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Annette John-Hall: Sad outcome at Fort Dix

You can't miss the billboard that rises out of the rolling farmland near Cookstown in Burlington County, on a long stretch of road coming from McGuire Air Force Base.

You can't miss the billboard that rises out of the rolling farmland near Cookstown in Burlington County, on a long stretch of road coming from McGuire Air Force Base.

It's a public Christmas card. "Thank you," it reads, "to our servicemen and women for their sacrifice." It goes on to wish them a happy holiday season.

With McGuire right there, and the Army training center at Fort Dix only a couple of miles down the road, this is a tight-knit community. A place where military members live and work alongside farmers, where all stand united in love and loyalty for flag, country and each other.

They are close like family - and everybody knows you don't mess with family.

But on Monday, jurors in Camden convicted five foreign-born Muslim men - three in the country illegally, one a U.S. citizen and another a legal immigrant - of conspiring to kill U.S. soldiers at Fort Dix. The quintet were all raised in Cherry Hill.

One of the convicted, Serdar Tatar, 25, had family ties here. And through its pizzeria business, the Tatar family had ties to this community as well.

But everything's unraveled. The family's once-thriving restaurant, a spacious pizzeria on Wrightstown-Cookstown Road, just a stone's throw from McGuire, is closed, and the Tatars are long gone. They moved out of Cookstown almost as soon as the case became public last year.

They knew they couldn't keep their military customers when their son - the one who delivered pizzas to Fort Dix - was accused of providing a map of the Army base to his co-conspirators.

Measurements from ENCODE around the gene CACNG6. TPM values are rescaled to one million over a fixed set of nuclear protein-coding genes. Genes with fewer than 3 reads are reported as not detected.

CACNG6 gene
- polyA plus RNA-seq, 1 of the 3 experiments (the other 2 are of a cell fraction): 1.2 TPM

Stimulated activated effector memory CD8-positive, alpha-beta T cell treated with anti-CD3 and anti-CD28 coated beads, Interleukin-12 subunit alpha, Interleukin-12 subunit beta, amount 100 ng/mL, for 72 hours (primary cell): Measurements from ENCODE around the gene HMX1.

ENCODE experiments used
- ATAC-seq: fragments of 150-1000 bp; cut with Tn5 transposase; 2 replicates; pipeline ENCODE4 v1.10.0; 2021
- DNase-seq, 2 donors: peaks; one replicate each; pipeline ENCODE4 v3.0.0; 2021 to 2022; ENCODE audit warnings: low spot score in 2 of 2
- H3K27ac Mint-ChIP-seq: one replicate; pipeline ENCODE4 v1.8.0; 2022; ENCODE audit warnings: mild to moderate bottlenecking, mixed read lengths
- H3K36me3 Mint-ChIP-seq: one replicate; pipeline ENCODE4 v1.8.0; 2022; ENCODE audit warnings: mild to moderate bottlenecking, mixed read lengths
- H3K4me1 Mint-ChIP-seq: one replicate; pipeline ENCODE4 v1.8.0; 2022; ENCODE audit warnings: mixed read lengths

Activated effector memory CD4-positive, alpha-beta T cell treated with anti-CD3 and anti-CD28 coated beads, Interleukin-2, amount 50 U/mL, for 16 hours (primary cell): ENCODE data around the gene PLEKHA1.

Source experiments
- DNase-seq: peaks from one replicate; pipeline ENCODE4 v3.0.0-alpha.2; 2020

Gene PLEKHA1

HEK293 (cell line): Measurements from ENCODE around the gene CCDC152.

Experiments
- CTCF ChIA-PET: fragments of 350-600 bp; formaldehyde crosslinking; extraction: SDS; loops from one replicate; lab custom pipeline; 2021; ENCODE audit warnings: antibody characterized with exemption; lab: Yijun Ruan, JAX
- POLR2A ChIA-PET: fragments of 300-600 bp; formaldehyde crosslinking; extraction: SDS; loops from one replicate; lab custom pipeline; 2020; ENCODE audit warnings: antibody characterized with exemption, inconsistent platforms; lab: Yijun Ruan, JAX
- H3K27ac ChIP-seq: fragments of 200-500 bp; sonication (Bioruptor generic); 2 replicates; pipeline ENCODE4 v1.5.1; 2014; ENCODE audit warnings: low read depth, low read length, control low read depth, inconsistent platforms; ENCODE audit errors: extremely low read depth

It's not as if the Tatars didn't try to make a go of it. They even changed the pizzeria's name from Super Mario's to Palermo's in an effort to make a fresh start.

But nobody bit. In fact, some took offense at what they perceived as a lame do-over.

Many a family has suffered the consequence of a member who's taken the wrong path. But not only did the Tatars have the stigma of Serdar's actions hanging over their heads, they were Muslim. Which makes Strike Two and Three against them among most folks here, who still remember 9/11 as if it were yesterday.

"When I see someone with that thing around their head, I think he's trying to kill me. . . . I don't like it," says Bob Rossell, 71, a retired welder and a farmer who has lived in Cookstown all his life. "I think they were guilty, no doubt about it. I don't feel sorry for any of them."

From all indications, the Tatars were no different than most hardworking people. Only, they were legal immigrants from Turkey, trying to better themselves.

At least Jim Fitzgerald saw them that way. A mechanic, Fitzgerald did work on the family's cars.

"The old man was a good guy as far as I know," said Fitzgerald, 64. The Vietnam vet has lived in Cookstown for more than 40 years, settling here after doing his basic training at McGuire in '65.

Fitzgerald is a regular at VFW Post 6590, along with plenty of other retired Air Force and Army personnel.

During the trial, tape-recorded conversations revealed that the men targeted Fort Dix because Tatar knew it "like the back of his hand."

But then again, it was Tatar who tried to contact the FBI through the Philadelphia police to warn of the attacks. The FBI took a pass, preferring to employ illegal-immigrant informants, one with a record of bank fraud who was paid about $240,000. Not bad in a bad economy.

"I don't think [Serdar Tatar] was that bad a kid," Fitzgerald said. "I just can't see him plotting to hit an Army base."

Fitzgerald nursed his Jack and coke at the VFW bar and shook his head.

"The food was good there, too," he says. "Real good. . . . Damn shame."

The sticker affixed to the window of the Tatars' now-dark pizzeria is an ironic contrast to the celebratory billboard in town.

Embellished with a picture of the American flag, it reads, "United We Stand."